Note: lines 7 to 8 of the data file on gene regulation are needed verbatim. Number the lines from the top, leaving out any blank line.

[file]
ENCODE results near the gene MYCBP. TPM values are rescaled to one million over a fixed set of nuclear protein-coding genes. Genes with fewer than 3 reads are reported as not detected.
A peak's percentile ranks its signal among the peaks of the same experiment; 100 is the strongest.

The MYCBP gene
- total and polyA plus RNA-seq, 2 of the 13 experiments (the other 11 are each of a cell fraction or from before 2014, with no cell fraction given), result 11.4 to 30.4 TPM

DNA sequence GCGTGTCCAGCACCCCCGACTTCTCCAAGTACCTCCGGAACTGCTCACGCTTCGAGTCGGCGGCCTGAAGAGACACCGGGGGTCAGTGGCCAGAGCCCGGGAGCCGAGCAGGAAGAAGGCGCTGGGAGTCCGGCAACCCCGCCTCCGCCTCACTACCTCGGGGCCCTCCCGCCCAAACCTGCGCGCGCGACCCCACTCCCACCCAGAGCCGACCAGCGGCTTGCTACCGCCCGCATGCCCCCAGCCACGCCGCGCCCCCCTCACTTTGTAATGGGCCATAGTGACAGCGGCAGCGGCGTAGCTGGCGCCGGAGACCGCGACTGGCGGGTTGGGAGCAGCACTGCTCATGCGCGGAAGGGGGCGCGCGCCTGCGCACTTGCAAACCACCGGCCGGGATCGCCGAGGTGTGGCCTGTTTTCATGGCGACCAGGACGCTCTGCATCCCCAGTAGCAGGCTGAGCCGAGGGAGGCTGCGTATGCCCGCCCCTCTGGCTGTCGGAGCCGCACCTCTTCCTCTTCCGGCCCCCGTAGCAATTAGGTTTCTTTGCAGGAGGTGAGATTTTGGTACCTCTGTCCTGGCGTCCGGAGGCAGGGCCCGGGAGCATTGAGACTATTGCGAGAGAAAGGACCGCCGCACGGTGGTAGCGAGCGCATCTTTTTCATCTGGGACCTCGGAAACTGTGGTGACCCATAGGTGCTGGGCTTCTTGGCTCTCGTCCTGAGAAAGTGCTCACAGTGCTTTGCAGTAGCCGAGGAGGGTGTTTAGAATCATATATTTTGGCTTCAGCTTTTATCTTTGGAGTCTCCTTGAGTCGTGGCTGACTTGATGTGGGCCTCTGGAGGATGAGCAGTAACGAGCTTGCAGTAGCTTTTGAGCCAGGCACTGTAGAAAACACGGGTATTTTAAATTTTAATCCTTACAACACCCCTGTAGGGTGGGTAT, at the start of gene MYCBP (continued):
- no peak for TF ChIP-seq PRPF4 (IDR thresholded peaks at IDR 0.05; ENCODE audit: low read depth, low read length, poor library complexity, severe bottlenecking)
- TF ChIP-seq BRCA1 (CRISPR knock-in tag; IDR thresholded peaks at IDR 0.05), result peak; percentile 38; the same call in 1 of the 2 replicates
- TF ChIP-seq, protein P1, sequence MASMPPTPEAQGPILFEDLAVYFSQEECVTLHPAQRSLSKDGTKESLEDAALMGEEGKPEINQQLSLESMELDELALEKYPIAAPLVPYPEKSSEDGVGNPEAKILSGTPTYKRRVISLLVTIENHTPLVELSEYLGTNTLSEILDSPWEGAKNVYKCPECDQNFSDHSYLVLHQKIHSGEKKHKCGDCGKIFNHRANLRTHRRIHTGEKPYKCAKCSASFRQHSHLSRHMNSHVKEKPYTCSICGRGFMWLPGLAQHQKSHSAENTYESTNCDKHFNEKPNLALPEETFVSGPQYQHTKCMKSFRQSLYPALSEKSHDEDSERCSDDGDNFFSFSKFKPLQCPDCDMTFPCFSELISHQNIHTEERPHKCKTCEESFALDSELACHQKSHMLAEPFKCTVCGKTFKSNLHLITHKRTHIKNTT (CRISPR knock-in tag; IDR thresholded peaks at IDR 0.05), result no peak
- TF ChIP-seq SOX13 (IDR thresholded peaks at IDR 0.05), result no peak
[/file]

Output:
- TF ChIP-seq BRCA1 (CRISPR knock-in tag; IDR thresholded peaks at IDR 0.05), result peak; percentile 38; the same call in 1 of the 2 replicates
- TF ChIP-seq, protein P1, sequence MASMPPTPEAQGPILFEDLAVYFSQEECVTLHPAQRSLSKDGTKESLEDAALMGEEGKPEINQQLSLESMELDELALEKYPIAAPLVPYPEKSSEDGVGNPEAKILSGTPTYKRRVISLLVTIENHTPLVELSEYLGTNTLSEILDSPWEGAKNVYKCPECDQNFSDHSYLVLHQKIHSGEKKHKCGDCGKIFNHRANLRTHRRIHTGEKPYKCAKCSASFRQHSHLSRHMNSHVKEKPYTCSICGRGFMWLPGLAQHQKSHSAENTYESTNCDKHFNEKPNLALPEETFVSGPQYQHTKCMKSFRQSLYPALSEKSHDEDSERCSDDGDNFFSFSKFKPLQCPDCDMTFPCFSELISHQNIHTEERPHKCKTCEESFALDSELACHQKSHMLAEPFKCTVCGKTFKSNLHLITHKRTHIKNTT (CRISPR knock-in tag; IDR thresholded peaks at IDR 0.05), result no peak